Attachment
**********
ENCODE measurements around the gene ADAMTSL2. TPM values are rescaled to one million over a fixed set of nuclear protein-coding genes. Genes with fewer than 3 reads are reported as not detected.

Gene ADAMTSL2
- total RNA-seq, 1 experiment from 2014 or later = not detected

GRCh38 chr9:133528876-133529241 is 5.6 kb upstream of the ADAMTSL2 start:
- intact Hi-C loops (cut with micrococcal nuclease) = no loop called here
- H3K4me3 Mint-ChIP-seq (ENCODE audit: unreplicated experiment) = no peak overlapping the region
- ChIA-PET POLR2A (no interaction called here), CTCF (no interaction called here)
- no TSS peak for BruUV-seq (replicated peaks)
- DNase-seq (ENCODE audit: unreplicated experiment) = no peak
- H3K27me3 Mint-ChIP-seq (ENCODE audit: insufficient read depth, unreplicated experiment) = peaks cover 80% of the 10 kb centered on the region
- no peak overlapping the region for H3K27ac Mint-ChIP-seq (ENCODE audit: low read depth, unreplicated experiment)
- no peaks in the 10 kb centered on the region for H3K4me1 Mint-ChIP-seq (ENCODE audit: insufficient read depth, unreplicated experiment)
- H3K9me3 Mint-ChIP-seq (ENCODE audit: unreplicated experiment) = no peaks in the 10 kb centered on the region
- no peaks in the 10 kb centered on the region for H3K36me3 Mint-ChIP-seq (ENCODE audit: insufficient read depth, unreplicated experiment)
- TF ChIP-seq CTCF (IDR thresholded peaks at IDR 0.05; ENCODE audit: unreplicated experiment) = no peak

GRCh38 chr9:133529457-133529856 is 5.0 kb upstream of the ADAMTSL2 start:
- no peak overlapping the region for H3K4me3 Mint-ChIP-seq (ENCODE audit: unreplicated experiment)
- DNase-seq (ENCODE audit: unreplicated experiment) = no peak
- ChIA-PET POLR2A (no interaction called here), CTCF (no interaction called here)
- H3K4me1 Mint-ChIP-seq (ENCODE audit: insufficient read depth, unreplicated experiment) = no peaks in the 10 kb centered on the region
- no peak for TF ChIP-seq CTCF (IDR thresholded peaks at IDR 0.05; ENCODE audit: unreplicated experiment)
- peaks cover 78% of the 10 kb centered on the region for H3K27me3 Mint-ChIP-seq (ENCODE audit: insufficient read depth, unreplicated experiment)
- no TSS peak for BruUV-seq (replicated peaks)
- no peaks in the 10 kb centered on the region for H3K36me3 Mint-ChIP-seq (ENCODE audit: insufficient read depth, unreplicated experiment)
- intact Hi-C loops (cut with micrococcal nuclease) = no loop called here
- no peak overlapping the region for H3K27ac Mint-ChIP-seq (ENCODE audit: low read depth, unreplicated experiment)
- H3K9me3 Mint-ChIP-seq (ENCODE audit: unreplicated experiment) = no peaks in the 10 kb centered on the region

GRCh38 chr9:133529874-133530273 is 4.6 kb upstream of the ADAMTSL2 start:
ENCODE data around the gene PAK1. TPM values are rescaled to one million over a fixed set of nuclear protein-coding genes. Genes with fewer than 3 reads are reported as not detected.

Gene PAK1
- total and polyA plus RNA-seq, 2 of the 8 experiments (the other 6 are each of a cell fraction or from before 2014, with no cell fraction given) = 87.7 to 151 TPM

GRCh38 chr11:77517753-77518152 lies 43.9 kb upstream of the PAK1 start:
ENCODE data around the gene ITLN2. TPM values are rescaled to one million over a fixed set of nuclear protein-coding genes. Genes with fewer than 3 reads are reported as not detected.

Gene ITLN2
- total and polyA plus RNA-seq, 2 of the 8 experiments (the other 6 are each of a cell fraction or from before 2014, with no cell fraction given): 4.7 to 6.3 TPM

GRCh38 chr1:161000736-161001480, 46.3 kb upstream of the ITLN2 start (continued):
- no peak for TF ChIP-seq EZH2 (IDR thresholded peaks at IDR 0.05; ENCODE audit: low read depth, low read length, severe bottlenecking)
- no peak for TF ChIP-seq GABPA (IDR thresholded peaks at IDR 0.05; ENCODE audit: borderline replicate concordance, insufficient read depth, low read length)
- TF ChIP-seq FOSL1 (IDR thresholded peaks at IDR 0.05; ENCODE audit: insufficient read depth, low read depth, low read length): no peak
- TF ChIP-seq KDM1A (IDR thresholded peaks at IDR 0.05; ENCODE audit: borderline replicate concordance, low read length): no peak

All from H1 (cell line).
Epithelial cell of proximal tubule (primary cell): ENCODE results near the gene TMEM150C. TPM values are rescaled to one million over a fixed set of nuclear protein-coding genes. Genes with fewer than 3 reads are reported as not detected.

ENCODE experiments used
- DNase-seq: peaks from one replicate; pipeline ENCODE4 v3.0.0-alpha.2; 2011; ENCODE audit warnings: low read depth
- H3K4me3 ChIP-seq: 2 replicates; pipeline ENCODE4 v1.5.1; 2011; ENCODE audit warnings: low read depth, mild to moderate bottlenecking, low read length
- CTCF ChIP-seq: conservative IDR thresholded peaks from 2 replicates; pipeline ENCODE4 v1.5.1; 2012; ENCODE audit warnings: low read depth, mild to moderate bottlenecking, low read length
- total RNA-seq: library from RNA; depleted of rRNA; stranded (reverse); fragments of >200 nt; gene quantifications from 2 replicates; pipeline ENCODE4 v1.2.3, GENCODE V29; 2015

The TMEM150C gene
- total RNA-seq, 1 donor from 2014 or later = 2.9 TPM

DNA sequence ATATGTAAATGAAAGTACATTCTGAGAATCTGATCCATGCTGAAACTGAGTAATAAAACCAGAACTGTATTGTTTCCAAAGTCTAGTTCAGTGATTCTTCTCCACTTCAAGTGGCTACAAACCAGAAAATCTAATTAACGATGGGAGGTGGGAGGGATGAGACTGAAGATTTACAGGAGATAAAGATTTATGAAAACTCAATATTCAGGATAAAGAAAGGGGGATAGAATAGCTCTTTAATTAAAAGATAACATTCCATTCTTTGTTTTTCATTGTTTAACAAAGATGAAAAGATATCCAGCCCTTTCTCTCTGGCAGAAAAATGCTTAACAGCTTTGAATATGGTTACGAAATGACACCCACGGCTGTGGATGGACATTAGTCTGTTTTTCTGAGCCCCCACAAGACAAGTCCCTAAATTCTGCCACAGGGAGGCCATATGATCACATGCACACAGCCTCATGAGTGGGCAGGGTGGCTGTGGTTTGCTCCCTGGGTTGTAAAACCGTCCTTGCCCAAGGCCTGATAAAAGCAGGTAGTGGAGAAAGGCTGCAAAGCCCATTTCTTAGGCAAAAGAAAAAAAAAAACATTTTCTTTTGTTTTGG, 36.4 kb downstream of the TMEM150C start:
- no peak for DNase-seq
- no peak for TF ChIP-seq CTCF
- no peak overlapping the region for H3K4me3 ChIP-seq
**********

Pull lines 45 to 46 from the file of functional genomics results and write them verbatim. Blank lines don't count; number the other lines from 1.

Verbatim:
- H3K4me3 ChIP-seq: 2 replicates; pipeline ENCODE4 v1.5.1; 2011; ENCODE audit warnings: low read depth, mild to moderate bottlenecking, low read length
- CTCF ChIP-seq: conservative IDR thresholded peaks from 2 replicates; pipeline ENCODE4 v1.5.1; 2012; ENCODE audit warnings: low read depth, mild to moderate bottlenecking, low read length